Any attempt by the Hizb to seek a separate peace is likely to result in the whittling down of Pakistani support (as happened in the case of the JKLF) and consequent marginalisation and irrelevance. Under the circumstances, the security efforts in Jammu and Kashmir need to be supplemented by measures to force Pakistan to cease support for terrorist groups targeting India as well as measures to disrupt and dismantle the terrorist infrastructure in that country.


At the diplomatic level India’s leverage vis-a-vis Pakistan is limited, especially at this juncture when the state of affairs in that country is delicately poised and when more powerful actors are engaged in attempting to save it from itself. All that can be done at the diplomatic level is to continually highlight Pakistan’s continuing use of terrorism as an instrument of policy and sustain international pressure to force Islamabad to take meaningful action against terrorist groups targeting India. At the same time, military measures aimed at either coercing the Pakistani establishment or disrupting the infrastructure of the terrorist groups would also be ill-advised. As seen during the crises of 2002, military coercion of the Pakistan government on one hand and leveraging military tensions for international diplomatic support on the other can yield only limited dividends.

It was also realised at that time that military strikes against terrorist camps would have only limited impact on the terror infrastructure. Moreover, military action would aggravate bilateral tensions, strengthen hawkish elements, and generally provide Pakistan an excuse for not taking action against terrorist groups which it continues to perceive as ‘strategic assets’. Instead of overt military strikes, India should adopt covert measures to both raise the cost to Islamabad as well as to degrade the terrorist leadership and infrastructure on Pakistani territory. A good example in this regard was India’s response in the late 1980s to the support Pakistan provided for Khalistan groups.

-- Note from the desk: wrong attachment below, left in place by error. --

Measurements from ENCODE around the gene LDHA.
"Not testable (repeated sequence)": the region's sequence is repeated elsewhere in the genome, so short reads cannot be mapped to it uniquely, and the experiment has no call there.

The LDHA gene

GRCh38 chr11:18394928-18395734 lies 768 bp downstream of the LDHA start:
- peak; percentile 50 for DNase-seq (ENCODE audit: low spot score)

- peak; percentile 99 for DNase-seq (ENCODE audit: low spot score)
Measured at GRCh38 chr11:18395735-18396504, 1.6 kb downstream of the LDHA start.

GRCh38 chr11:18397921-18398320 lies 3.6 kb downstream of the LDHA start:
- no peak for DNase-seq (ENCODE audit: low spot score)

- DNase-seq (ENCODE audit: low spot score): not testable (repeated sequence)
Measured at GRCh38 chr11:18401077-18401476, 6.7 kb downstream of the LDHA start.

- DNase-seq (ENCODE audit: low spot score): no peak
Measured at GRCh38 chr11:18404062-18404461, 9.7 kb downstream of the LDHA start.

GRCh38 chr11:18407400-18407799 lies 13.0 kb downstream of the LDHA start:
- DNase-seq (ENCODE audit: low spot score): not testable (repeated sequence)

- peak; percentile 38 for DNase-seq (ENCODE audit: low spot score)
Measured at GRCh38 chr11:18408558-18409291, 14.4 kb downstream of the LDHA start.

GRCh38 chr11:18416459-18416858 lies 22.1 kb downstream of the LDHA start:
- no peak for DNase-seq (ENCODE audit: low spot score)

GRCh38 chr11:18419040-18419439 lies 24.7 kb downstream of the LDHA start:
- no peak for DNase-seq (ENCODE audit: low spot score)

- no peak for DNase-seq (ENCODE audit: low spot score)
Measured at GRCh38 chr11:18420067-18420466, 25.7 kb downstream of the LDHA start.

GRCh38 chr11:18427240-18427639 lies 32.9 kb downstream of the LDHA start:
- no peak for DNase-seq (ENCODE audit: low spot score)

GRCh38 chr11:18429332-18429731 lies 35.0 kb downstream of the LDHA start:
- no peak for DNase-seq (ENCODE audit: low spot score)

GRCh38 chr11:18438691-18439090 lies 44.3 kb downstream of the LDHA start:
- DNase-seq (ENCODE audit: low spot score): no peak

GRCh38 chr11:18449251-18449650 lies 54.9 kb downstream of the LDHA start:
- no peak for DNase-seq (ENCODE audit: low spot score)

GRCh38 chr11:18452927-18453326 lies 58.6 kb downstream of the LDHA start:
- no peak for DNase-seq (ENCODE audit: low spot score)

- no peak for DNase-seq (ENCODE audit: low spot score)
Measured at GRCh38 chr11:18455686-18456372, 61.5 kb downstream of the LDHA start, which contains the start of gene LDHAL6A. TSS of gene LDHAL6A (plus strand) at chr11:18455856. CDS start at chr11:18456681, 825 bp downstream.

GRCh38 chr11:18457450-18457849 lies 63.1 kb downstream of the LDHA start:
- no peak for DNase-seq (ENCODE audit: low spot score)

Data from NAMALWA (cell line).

At the same time, India also needs to focus on domestic counter-terror measures, which have indeed received a fillip in the wake of the Mumbai attack. The Unlawful Activities (Prevention) Act has been legislated to provide the legal framework for counter-terrorism, and the National Investigation Agency has been established to investigate and prosecute terrorist offences. In addition, a number of measures have been taken to raise ‘the level of preparedness’ and enhance ‘the speed and decisiveness’ in responding to terrorist attacks or threats. These include a fresh mandate to the Multi Agency Centre and its subsidiaries to smoothen the collation and sharing of intelligence, and the establishment of National Security Guard hubs in different parts of the country to enable a quicker response to terrorist attacks.

However useful these institutions and mechanisms prove to be in the coming years, the key to counter-terrorism is the police force which falls within the purview of state governments. Until such time state governments shed their apathy and begin to appreciate the imperative of modernising and de-politicising their police forces, India’s counter-terrorism efforts are likely to remain ineffective.